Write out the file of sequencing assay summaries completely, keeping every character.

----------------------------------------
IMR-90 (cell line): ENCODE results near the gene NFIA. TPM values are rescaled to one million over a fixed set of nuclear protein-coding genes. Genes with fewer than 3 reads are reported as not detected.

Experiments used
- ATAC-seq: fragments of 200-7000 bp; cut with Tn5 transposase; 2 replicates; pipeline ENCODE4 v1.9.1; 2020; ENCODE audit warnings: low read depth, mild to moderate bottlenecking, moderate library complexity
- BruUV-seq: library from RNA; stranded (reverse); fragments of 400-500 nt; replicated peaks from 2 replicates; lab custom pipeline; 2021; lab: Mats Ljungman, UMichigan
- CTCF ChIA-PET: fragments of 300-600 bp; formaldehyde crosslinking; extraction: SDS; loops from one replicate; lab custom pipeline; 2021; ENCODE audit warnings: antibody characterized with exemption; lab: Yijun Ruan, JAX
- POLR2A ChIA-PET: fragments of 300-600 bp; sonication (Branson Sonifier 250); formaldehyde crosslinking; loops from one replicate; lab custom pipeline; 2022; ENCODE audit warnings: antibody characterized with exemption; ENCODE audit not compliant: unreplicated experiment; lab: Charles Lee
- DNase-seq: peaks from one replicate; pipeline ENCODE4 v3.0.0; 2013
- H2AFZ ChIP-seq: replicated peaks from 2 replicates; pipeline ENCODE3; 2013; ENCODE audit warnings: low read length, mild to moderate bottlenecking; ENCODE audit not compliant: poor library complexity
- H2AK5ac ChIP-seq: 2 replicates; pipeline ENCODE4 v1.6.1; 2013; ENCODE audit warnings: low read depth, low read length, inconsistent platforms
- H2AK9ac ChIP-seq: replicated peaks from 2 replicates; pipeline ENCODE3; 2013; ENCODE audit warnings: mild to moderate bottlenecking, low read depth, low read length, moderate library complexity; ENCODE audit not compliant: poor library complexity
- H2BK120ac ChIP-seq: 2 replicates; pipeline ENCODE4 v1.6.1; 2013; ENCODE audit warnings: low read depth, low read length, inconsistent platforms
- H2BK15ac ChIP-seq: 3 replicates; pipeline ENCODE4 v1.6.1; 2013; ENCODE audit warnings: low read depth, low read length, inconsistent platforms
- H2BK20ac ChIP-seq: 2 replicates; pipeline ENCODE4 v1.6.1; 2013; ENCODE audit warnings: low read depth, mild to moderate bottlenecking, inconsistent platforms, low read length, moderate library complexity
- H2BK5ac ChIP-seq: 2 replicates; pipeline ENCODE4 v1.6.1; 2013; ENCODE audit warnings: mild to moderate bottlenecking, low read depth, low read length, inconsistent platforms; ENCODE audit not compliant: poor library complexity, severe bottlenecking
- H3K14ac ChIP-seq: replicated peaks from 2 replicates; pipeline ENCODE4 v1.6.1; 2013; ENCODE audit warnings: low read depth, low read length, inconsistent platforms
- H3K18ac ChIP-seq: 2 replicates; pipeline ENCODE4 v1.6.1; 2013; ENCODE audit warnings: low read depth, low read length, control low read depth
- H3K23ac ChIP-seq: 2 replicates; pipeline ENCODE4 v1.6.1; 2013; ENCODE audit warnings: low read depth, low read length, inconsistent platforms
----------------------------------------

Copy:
IMR-90 (cell line): ENCODE results near the gene NFIA. TPM values are rescaled to one million over a fixed set of nuclear protein-coding genes. Genes with fewer than 3 reads are reported as not detected.

Experiments used
- ATAC-seq: fragments of 200-7000 bp; cut with Tn5 transposase; 2 replicates; pipeline ENCODE4 v1.9.1; 2020; ENCODE audit warnings: low read depth, mild to moderate bottlenecking, moderate library complexity
- BruUV-seq: library from RNA; stranded (reverse); fragments of 400-500 nt; replicated peaks from 2 replicates; lab custom pipeline; 2021; lab: Mats Ljungman, UMichigan
- CTCF ChIA-PET: fragments of 300-600 bp; formaldehyde crosslinking; extraction: SDS; loops from one replicate; lab custom pipeline; 2021; ENCODE audit warnings: antibody characterized with exemption; lab: Yijun Ruan, JAX
- POLR2A ChIA-PET: fragments of 300-600 bp; sonication (Branson Sonifier 250); formaldehyde crosslinking; loops from one replicate; lab custom pipeline; 2022; ENCODE audit warnings: antibody characterized with exemption; ENCODE audit not compliant: unreplicated experiment; lab: Charles Lee
- DNase-seq: peaks from one replicate; pipeline ENCODE4 v3.0.0; 2013
- H2AFZ ChIP-seq: replicated peaks from 2 replicates; pipeline ENCODE3; 2013; ENCODE audit warnings: low read length, mild to moderate bottlenecking; ENCODE audit not compliant: poor library complexity
- H2AK5ac ChIP-seq: 2 replicates; pipeline ENCODE4 v1.6.1; 2013; ENCODE audit warnings: low read depth, low read length, inconsistent platforms
- H2AK9ac ChIP-seq: replicated peaks from 2 replicates; pipeline ENCODE3; 2013; ENCODE audit warnings: mild to moderate bottlenecking, low read depth, low read length, moderate library complexity; ENCODE audit not compliant: poor library complexity
- H2BK120ac ChIP-seq: 2 replicates; pipeline ENCODE4 v1.6.1; 2013; ENCODE audit warnings: low read depth, low read length, inconsistent platforms
- H2BK15ac ChIP-seq: 3 replicates; pipeline ENCODE4 v1.6.1; 2013; ENCODE audit warnings: low read depth, low read length, inconsistent platforms
- H2BK20ac ChIP-seq: 2 replicates; pipeline ENCODE4 v1.6.1; 2013; ENCODE audit warnings: low read depth, mild to moderate bottlenecking, inconsistent platforms, low read length, moderate library complexity
- H2BK5ac ChIP-seq: 2 replicates; pipeline ENCODE4 v1.6.1; 2013; ENCODE audit warnings: mild to moderate bottlenecking, low read depth, low read length, inconsistent platforms; ENCODE audit not compliant: poor library complexity, severe bottlenecking
- H3K14ac ChIP-seq: replicated peaks from 2 replicates; pipeline ENCODE4 v1.6.1; 2013; ENCODE audit warnings: low read depth, low read length, inconsistent platforms
- H3K18ac ChIP-seq: 2 replicates; pipeline ENCODE4 v1.6.1; 2013; ENCODE audit warnings: low read depth, low read length, control low read depth
- H3K23ac ChIP-seq: 2 replicates; pipeline ENCODE4 v1.6.1; 2013; ENCODE audit warnings: low read depth, low read length, inconsistent platforms